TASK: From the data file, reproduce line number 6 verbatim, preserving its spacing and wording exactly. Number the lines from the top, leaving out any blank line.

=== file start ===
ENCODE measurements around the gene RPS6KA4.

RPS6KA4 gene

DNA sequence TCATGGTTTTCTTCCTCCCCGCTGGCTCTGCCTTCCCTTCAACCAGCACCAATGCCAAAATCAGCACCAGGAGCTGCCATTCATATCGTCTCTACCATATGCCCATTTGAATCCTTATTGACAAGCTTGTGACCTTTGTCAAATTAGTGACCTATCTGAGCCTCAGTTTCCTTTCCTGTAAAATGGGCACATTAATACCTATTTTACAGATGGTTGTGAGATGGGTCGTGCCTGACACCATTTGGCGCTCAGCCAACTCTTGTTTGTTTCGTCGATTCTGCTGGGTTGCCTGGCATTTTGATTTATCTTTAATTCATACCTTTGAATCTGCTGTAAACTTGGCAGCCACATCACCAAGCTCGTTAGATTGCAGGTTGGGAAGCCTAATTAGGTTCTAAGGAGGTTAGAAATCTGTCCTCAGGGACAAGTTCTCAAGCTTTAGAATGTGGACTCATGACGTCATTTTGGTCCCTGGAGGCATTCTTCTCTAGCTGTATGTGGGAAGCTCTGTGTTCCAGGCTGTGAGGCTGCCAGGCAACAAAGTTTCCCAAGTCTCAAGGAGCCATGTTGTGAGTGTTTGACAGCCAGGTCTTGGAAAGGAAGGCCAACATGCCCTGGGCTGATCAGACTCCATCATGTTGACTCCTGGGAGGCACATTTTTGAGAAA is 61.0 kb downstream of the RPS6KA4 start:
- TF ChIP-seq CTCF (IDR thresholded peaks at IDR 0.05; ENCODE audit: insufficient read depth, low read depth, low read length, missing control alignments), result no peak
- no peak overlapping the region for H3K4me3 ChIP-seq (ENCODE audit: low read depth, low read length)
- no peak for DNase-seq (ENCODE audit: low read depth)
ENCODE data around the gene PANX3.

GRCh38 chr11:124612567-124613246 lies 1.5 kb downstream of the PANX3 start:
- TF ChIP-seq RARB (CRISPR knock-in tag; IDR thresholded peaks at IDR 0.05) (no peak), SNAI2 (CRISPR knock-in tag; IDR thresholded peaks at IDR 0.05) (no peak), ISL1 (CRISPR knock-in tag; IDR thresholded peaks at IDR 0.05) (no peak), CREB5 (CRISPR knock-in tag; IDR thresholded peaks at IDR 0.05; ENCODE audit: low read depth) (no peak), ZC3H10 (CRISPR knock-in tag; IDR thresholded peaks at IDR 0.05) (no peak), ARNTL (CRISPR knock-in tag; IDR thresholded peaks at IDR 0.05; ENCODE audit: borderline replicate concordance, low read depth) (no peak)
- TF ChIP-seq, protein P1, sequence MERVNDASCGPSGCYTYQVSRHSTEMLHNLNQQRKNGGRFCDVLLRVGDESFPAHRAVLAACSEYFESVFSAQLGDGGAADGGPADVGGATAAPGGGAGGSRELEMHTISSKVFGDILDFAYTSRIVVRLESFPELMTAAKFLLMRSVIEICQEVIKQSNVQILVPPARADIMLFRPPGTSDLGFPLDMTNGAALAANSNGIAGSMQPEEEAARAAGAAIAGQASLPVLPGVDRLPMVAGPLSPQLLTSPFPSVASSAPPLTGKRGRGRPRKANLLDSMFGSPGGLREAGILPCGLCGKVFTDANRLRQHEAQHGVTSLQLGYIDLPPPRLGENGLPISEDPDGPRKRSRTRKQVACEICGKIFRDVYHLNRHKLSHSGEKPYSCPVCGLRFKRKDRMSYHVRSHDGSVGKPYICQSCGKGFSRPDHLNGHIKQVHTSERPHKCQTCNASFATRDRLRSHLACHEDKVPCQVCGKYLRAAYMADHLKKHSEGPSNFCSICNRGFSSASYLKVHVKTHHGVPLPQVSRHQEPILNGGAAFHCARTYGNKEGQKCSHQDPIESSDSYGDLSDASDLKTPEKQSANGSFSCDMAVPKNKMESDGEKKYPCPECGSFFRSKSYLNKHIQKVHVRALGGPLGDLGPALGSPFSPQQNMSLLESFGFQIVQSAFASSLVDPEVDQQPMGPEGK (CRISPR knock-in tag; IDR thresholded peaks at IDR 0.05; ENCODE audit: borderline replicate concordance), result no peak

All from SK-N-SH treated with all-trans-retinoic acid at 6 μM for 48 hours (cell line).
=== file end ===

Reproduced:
- no peak for DNase-seq (ENCODE audit: low read depth)